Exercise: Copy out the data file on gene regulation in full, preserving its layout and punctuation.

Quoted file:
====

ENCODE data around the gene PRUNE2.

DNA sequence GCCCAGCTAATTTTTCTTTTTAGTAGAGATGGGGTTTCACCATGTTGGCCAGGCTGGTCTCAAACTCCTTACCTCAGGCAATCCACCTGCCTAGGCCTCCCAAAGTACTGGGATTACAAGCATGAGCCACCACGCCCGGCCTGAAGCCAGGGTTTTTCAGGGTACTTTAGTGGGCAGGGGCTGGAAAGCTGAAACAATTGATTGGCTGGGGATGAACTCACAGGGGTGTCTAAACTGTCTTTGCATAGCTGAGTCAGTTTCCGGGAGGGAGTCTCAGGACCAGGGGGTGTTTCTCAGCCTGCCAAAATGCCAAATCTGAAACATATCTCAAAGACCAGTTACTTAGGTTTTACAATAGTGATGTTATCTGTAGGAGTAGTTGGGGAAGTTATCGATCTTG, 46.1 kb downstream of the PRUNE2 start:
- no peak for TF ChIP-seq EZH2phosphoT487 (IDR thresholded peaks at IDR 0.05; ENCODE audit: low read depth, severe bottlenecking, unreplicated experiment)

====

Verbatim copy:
ENCODE data around the gene PRUNE2.

DNA sequence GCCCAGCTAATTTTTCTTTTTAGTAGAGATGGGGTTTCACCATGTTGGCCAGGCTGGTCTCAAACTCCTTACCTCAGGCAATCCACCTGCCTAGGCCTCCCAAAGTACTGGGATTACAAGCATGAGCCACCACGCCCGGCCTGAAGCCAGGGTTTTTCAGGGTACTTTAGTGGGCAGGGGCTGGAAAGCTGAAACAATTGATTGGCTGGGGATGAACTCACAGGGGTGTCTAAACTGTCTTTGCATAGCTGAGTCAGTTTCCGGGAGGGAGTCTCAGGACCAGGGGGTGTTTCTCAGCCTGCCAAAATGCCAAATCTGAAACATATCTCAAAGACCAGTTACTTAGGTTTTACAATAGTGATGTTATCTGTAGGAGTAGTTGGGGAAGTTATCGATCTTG, 46.1 kb downstream of the PRUNE2 start:
- no peak for TF ChIP-seq EZH2phosphoT487 (IDR thresholded peaks at IDR 0.05; ENCODE audit: low read depth, severe bottlenecking, unreplicated experiment)